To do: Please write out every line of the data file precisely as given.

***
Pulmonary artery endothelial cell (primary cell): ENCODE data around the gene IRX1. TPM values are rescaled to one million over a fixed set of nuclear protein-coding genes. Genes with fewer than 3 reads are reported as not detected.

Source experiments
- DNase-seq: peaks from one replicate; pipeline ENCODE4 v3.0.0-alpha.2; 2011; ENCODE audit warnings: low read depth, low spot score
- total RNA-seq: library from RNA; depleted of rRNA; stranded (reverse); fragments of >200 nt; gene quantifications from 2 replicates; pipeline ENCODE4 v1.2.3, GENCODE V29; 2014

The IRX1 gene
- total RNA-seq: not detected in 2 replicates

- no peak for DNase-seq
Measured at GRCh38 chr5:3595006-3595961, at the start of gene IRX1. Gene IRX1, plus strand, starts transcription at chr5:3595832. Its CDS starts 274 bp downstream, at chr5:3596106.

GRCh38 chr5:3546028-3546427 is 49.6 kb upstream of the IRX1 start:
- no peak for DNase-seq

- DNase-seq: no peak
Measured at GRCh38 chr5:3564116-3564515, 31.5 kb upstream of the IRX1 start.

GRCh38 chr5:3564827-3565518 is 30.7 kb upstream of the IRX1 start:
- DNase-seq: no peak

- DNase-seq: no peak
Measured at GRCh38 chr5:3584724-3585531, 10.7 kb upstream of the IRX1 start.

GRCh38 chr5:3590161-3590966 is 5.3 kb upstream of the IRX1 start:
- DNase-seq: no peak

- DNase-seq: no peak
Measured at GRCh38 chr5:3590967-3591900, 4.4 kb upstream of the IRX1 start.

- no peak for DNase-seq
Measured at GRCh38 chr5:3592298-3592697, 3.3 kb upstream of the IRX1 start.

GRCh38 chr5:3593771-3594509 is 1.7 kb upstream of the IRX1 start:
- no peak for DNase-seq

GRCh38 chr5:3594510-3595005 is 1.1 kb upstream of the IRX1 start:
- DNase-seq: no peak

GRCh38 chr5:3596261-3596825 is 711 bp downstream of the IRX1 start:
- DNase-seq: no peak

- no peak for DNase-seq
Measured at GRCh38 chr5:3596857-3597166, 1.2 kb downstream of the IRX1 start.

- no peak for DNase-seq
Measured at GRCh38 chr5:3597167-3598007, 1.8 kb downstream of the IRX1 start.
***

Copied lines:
Pulmonary artery endothelial cell (primary cell): ENCODE data around the gene IRX1. TPM values are rescaled to one million over a fixed set of nuclear protein-coding genes. Genes with fewer than 3 reads are reported as not detected.

Source experiments
- DNase-seq: peaks from one replicate; pipeline ENCODE4 v3.0.0-alpha.2; 2011; ENCODE audit warnings: low read depth, low spot score
- total RNA-seq: library from RNA; depleted of rRNA; stranded (reverse); fragments of >200 nt; gene quantifications from 2 replicates; pipeline ENCODE4 v1.2.3, GENCODE V29; 2014

The IRX1 gene
- total RNA-seq: not detected in 2 replicates

- no peak for DNase-seq
Measured at GRCh38 chr5:3595006-3595961, at the start of gene IRX1. Gene IRX1, plus strand, starts transcription at chr5:3595832. Its CDS starts 274 bp downstream, at chr5:3596106.

GRCh38 chr5:3546028-3546427 is 49.6 kb upstream of the IRX1 start:
- no peak for DNase-seq

- DNase-seq: no peak
Measured at GRCh38 chr5:3564116-3564515, 31.5 kb upstream of the IRX1 start.

GRCh38 chr5:3564827-3565518 is 30.7 kb upstream of the IRX1 start:
- DNase-seq: no peak

- DNase-seq: no peak
Measured at GRCh38 chr5:3584724-3585531, 10.7 kb upstream of the IRX1 start.

GRCh38 chr5:3590161-3590966 is 5.3 kb upstream of the IRX1 start:
- DNase-seq: no peak

- DNase-seq: no peak
Measured at GRCh38 chr5:3590967-3591900, 4.4 kb upstream of the IRX1 start.

- no peak for DNase-seq
Measured at GRCh38 chr5:3592298-3592697, 3.3 kb upstream of the IRX1 start.

GRCh38 chr5:3593771-3594509 is 1.7 kb upstream of the IRX1 start:
- no peak for DNase-seq

GRCh38 chr5:3594510-3595005 is 1.1 kb upstream of the IRX1 start:
- DNase-seq: no peak

GRCh38 chr5:3596261-3596825 is 711 bp downstream of the IRX1 start:
- DNase-seq: no peak

- no peak for DNase-seq
Measured at GRCh38 chr5:3596857-3597166, 1.2 kb downstream of the IRX1 start.

- no peak for DNase-seq
Measured at GRCh38 chr5:3597167-3598007, 1.8 kb downstream of the IRX1 start.